What we can learn from the NSW government’s Sydney Trains crisis

Meltwater's David Hickey takes a look at the digital clues leading up to Sydney Trains' narrowly avoided strike - clues which may have offered a solution to dodging the crisis entirely.

With the rise of social platforms as a medium for public feedback over the last decade, the luxury of time to plan for a crisis has dropped significantly. Forget hours, a company usually has just seven minutes to acknowledge a rising issue.

Source: Wikipedia

Businesses often lack the tools and foresight to prepare themselves for crises, and in doing so miss the opportunity to implement a strategic approach to resolve a problem. Instead of choosing to ‘wait and see‘ if an issue will become a full-blown crisis, businesses need to be prepared to implement a consistent, transmedia approach to crisis management at the drop of a hat.

Sydney Trains’ scheduled driver strike was going to affect 1.3 million Sydney-siders on Monday. The difference between this planned strike and many other crises? There was ample time to prepare for it in advance, due to the ongoing negotiations with the Rail, Tram & Bus Unions occuring weeks in advance. The Union also warned that a strike could be a likely outcome if negotiations weren’t successful.

The importance of looking at all the information available outside your own four walls is particularly important when it comes to preparing for a crisis, especially in a situation where millions of stakeholders and large economic impacts to a city are involved.

To Sydney Trains’ credit, it consistently kept the Sydney public up-to-date in the lead up to the overtime ban and planned strike, as well as offered suggestions for other means of transportation.

However, investing in active monitoring tools that provide external stakeholder insights in real-time could have easily mitigated a full scale crisis — or at the very least, helped better prepare for last week’s overtime ban, and its roll on effects.

Customer feedback should not be ignored — it’s an early indicator to start preparing for all potential outcomes to avoid any large-scale impact a known issue may become down the line. Take the 11 January network issues as an example, where over 40 per cent of sentiment towards Sydney Trains was negative as a result of the lack of rail staff to fill the newly introduced timetables.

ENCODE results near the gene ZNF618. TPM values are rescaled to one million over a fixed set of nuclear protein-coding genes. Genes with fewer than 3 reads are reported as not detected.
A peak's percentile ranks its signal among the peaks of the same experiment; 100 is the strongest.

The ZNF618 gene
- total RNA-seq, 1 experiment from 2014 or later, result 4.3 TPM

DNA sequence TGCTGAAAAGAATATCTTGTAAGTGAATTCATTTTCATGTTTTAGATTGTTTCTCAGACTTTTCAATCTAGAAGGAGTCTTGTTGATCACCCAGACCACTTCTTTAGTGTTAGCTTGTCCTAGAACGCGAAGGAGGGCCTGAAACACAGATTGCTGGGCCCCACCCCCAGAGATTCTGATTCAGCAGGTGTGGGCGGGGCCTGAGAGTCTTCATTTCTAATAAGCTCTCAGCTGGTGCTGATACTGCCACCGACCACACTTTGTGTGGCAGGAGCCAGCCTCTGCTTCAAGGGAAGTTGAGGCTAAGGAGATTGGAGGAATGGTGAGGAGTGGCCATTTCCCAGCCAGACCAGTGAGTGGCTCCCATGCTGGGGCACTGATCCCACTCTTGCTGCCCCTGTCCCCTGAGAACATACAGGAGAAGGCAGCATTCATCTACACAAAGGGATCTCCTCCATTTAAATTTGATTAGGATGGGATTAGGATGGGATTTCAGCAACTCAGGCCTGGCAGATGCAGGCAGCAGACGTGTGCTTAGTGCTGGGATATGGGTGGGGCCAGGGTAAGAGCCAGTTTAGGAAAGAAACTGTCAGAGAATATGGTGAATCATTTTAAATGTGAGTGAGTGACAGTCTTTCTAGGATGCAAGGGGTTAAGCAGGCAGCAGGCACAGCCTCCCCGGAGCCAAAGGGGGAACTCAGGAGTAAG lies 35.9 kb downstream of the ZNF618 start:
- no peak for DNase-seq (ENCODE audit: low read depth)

What eventuated two weeks later was a planned strike due to the need for drivers to work overtime because of a lack of staff. While the Fair Work Commission has ordered NSW rail workers to abandon their 24-hour strike, in most cases, the Fair Work Commission or someone similar won’t be there to step in and help resolve their issues.

Reputation management is a 24-hour job, not a side thought. This is especially true when significant economic impacts to a city as populated as Sydney is involved. Investing in active monitoring tools that provide stakeholder insights in real-time could have easily mitigated a full scale crisis — or at the very least, helped prepare for last week’s overtime ban, and its roll on effects.

You can’t manage what you cannot measure

Perhaps it’s a certain reluctance to admit when an issue has become a full-blown crisis, but many businesses continue to prioritise old media first and then look to social media as back-up. The most successful crisis management strategies, however, put equal emphasis on social and traditional media.

The public — and any business — have access to more information than ever to help inform strategic business decisions and prepare for a crisis. Social chatter and conversations are happening in real-time, and often reveal the trending issues that have arisen around a brand. The #SydneyTrains hashtag for example, clearly showed that the trending issue in January were around the pay rise negotiations between the Union and the government (Gladys Berejiklian).

Outside insights is the new digital reality. Listening and reacting to the conversations happening beyond the company’s walls will fundamentally help mitigate a problem before it becomes a crisis.

Modern communication teams in all industries must move away from crisis management to crisis mitigation, or risk missing the tell-tale signs of a rising issue that could have easily been abated.

We are living in the era of two-way transparency, and brands like the NSW government that continue to underestimate the importance of real-time feedback outside of traditional means do so at their own detriment.

David Hickey is director of Meltwater ANZ.


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